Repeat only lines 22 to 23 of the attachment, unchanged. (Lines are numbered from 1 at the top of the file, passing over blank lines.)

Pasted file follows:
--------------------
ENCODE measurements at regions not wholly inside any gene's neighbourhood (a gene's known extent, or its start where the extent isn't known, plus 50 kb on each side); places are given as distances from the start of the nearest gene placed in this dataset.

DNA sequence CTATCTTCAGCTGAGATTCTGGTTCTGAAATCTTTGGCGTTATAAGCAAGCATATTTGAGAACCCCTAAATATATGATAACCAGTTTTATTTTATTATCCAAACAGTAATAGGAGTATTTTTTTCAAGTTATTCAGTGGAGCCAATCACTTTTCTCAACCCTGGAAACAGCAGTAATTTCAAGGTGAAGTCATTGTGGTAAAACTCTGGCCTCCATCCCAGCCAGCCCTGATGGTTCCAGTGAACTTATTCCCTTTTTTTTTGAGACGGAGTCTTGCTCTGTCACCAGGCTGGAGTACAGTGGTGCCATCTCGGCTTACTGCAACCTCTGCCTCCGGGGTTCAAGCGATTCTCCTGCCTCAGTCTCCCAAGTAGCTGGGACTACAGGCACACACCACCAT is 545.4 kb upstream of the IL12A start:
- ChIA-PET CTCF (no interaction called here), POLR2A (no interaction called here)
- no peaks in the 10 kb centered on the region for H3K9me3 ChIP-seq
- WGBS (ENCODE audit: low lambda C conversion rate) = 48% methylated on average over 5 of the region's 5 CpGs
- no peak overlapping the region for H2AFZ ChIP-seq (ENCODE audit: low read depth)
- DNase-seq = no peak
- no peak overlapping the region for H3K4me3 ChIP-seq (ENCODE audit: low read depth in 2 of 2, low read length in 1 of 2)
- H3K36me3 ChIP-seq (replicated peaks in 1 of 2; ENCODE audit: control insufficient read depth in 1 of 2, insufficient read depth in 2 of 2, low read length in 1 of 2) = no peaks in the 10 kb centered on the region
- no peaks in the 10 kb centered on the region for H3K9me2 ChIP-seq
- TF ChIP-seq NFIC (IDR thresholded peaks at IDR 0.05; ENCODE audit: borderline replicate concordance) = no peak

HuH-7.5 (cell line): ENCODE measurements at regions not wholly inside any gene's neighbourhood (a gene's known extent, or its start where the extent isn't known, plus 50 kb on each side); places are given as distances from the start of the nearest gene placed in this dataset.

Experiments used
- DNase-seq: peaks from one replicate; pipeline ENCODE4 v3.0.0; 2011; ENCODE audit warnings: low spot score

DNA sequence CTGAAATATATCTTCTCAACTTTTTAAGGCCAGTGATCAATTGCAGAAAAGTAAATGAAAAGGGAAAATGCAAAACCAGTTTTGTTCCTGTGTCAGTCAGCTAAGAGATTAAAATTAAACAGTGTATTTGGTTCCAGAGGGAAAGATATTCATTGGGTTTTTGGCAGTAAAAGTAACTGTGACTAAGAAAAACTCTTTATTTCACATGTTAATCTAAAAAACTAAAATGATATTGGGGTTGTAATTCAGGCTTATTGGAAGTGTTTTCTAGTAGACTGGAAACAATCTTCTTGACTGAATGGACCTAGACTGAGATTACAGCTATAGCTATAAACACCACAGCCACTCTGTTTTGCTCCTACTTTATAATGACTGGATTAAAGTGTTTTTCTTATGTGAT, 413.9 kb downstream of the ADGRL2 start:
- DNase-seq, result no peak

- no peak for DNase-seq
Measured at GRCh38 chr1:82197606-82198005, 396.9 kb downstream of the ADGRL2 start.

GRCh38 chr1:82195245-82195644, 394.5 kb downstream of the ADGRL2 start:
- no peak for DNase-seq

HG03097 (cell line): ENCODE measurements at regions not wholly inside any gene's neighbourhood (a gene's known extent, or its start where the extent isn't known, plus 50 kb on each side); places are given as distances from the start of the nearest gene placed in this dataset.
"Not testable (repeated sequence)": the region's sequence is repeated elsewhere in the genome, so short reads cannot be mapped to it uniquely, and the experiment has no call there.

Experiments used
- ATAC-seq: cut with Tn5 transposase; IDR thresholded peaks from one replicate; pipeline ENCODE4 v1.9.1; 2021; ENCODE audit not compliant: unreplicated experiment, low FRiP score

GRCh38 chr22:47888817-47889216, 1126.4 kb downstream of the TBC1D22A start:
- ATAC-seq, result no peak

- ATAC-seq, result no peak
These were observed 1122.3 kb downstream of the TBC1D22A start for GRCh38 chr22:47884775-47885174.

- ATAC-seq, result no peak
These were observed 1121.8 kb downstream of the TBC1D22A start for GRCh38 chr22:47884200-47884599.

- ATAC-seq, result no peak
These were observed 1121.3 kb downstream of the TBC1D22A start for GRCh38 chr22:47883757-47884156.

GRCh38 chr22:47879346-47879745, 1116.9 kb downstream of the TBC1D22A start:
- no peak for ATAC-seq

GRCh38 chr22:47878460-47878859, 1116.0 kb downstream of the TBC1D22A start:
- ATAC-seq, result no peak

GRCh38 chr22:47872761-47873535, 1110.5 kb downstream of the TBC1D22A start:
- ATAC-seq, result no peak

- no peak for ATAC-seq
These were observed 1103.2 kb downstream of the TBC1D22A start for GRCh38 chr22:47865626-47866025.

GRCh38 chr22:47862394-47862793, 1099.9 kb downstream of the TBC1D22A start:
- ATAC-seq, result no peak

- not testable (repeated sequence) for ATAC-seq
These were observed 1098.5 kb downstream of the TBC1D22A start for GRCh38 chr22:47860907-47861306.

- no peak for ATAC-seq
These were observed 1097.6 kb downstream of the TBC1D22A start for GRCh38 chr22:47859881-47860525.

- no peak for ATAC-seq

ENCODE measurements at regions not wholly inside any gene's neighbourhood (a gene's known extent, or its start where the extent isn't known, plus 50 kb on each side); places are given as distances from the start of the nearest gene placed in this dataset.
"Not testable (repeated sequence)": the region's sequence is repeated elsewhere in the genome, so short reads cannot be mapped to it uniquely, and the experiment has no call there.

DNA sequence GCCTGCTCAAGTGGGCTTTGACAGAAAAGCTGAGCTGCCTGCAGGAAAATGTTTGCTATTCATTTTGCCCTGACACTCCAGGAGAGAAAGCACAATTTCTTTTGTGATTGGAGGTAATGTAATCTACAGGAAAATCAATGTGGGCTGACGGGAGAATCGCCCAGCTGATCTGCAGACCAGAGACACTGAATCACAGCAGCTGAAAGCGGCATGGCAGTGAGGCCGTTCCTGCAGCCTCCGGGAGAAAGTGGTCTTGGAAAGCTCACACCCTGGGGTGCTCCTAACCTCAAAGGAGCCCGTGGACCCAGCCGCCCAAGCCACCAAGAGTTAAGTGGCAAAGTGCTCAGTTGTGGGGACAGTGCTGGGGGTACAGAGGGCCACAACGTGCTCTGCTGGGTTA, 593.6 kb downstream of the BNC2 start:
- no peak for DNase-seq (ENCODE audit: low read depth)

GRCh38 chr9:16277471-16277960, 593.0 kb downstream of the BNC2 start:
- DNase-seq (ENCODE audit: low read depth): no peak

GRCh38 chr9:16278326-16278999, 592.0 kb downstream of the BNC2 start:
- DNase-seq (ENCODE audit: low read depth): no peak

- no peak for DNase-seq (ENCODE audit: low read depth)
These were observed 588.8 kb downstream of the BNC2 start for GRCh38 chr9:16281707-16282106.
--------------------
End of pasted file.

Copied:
"Not testable (repeated sequence)": the region's sequence is repeated elsewhere in the genome, so short reads cannot be mapped to it uniquely, and the experiment has no call there.

Experiments used